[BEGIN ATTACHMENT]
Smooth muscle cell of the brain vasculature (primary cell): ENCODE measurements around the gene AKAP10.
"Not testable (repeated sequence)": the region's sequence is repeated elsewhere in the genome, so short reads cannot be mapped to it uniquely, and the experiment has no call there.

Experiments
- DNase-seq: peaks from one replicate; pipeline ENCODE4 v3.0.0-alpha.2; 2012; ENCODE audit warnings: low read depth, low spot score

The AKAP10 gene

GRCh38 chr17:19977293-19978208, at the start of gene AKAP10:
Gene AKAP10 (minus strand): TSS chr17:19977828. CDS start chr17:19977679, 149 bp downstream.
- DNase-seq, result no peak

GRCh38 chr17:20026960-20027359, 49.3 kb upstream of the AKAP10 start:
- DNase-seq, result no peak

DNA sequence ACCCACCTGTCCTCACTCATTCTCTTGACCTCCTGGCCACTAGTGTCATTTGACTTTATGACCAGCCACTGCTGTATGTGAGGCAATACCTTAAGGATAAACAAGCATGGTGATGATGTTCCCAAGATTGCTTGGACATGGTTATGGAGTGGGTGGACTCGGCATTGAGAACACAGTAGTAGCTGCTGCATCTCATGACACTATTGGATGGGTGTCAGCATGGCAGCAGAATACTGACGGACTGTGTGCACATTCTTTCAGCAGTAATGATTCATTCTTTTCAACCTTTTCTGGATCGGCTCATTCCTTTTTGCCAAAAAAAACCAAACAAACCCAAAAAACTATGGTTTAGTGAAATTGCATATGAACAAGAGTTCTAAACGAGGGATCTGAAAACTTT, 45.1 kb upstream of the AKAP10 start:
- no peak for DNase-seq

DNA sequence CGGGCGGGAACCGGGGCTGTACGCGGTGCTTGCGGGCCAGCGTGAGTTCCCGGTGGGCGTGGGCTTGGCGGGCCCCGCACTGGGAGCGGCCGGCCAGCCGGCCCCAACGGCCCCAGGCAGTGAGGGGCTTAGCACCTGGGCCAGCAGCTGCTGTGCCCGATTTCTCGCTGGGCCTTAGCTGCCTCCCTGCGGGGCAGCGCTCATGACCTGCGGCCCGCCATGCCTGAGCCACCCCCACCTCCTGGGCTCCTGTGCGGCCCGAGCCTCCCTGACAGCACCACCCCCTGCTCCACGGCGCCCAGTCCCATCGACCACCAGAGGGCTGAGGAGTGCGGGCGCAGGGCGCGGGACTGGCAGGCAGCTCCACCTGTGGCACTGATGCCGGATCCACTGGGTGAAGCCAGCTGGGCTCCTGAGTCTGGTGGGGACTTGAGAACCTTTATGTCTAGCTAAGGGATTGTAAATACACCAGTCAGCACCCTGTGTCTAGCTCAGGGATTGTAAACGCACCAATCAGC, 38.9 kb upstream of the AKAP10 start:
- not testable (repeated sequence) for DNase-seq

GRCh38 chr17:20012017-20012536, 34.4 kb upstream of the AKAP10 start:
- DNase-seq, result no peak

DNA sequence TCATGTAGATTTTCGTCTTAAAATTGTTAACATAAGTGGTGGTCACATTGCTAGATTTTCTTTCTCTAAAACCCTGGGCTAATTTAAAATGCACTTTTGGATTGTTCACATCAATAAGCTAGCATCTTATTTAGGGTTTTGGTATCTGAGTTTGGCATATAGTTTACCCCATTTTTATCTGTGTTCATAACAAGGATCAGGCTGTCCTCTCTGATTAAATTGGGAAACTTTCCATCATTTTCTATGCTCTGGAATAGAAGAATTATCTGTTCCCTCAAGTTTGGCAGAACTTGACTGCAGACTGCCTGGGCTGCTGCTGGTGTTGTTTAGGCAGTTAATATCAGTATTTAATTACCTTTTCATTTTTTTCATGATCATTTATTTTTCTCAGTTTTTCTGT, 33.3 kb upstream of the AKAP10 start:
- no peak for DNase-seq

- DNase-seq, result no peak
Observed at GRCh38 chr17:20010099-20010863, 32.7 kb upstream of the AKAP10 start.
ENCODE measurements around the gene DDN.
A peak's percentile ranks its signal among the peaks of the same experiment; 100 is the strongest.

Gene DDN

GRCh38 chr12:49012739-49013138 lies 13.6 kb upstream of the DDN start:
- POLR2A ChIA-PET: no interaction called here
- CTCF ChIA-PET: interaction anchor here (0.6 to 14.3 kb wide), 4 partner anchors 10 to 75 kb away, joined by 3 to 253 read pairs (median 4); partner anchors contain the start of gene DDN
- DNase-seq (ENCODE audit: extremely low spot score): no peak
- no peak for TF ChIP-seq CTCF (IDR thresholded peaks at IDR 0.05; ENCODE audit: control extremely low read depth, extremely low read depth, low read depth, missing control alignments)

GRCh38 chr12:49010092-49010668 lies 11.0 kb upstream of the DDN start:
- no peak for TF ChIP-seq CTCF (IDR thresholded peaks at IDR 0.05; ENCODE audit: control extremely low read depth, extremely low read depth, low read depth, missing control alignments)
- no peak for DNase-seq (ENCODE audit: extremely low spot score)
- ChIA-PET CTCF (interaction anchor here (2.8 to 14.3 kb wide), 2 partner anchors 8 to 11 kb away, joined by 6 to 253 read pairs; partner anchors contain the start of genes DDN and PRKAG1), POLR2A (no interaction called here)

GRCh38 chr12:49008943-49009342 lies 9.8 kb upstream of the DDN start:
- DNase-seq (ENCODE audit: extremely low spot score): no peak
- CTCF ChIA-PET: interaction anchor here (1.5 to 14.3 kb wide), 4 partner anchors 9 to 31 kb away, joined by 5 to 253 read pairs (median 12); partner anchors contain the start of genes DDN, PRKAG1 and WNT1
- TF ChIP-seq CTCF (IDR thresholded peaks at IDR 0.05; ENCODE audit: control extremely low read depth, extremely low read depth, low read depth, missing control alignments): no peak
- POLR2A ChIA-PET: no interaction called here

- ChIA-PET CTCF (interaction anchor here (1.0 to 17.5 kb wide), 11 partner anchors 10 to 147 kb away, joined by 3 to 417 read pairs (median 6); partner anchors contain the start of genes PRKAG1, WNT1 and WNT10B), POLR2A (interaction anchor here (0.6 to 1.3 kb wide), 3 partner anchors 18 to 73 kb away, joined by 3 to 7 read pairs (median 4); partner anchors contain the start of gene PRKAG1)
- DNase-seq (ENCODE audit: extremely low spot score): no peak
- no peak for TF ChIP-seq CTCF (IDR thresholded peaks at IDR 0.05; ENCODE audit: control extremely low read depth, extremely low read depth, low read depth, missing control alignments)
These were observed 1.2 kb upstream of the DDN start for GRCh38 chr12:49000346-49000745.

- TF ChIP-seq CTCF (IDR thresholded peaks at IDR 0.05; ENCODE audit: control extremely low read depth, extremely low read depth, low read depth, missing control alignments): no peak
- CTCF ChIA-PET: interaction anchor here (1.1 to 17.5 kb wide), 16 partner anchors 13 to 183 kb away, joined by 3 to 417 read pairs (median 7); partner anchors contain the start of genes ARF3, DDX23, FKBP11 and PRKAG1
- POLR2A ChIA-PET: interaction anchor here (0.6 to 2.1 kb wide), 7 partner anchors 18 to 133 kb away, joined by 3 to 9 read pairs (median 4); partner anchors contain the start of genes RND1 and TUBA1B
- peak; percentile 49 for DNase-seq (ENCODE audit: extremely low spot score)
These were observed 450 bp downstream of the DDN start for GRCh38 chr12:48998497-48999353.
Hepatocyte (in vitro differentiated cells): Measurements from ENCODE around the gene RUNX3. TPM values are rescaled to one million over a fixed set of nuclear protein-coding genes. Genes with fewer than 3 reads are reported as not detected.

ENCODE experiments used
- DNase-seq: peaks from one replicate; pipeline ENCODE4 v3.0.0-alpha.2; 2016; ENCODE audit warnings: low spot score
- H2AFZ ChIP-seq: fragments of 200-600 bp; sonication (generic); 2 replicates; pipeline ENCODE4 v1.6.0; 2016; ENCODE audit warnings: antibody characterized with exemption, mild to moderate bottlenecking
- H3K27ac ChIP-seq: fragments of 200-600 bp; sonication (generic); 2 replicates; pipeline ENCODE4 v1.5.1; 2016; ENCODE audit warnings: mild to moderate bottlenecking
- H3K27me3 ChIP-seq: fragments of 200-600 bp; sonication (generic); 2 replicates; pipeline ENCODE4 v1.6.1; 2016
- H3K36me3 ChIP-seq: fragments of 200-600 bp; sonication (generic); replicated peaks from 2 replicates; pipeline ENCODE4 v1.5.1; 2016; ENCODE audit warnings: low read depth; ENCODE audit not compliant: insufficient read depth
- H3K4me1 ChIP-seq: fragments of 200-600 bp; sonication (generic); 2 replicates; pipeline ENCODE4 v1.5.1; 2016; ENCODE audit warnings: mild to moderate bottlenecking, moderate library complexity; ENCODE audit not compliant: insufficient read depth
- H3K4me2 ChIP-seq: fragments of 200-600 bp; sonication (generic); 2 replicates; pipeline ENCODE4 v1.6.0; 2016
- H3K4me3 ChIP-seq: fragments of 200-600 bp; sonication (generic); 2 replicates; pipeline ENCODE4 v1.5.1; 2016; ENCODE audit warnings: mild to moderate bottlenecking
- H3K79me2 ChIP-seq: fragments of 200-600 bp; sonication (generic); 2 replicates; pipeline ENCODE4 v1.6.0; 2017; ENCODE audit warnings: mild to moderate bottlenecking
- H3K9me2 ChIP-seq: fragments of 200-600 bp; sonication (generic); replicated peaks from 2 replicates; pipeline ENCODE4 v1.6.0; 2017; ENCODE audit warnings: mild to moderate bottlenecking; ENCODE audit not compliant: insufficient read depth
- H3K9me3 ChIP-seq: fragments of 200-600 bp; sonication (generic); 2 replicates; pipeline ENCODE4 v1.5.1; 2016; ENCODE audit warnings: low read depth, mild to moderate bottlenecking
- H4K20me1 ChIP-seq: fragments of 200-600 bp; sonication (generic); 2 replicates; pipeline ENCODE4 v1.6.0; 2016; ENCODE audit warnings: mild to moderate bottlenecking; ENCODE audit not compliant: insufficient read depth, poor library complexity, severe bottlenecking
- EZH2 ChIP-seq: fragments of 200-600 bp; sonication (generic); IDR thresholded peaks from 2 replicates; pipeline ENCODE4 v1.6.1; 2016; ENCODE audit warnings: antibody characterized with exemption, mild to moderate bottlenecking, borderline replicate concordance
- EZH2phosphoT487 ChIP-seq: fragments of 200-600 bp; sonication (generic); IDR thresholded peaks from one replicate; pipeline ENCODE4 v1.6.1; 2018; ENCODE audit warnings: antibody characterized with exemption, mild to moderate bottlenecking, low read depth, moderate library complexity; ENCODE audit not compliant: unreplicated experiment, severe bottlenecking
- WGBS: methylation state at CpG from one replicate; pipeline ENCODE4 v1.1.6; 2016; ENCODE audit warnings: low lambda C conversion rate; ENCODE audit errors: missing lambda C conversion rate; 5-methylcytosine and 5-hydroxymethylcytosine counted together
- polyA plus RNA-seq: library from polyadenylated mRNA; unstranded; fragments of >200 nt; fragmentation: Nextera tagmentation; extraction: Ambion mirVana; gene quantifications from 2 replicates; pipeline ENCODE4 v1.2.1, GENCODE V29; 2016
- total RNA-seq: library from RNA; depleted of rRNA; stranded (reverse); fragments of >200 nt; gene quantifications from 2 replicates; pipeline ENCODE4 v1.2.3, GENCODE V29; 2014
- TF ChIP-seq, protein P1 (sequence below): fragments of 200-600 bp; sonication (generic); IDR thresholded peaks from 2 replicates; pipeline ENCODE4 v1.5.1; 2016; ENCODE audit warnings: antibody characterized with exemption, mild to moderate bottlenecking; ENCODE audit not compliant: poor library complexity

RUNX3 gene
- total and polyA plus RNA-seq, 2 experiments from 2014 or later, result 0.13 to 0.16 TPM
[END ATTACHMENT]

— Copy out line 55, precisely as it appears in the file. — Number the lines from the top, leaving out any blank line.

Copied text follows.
- H3K4me2 ChIP-seq: fragments of 200-600 bp; sonication (generic); 2 replicates; pipeline ENCODE4 v1.6.0; 2016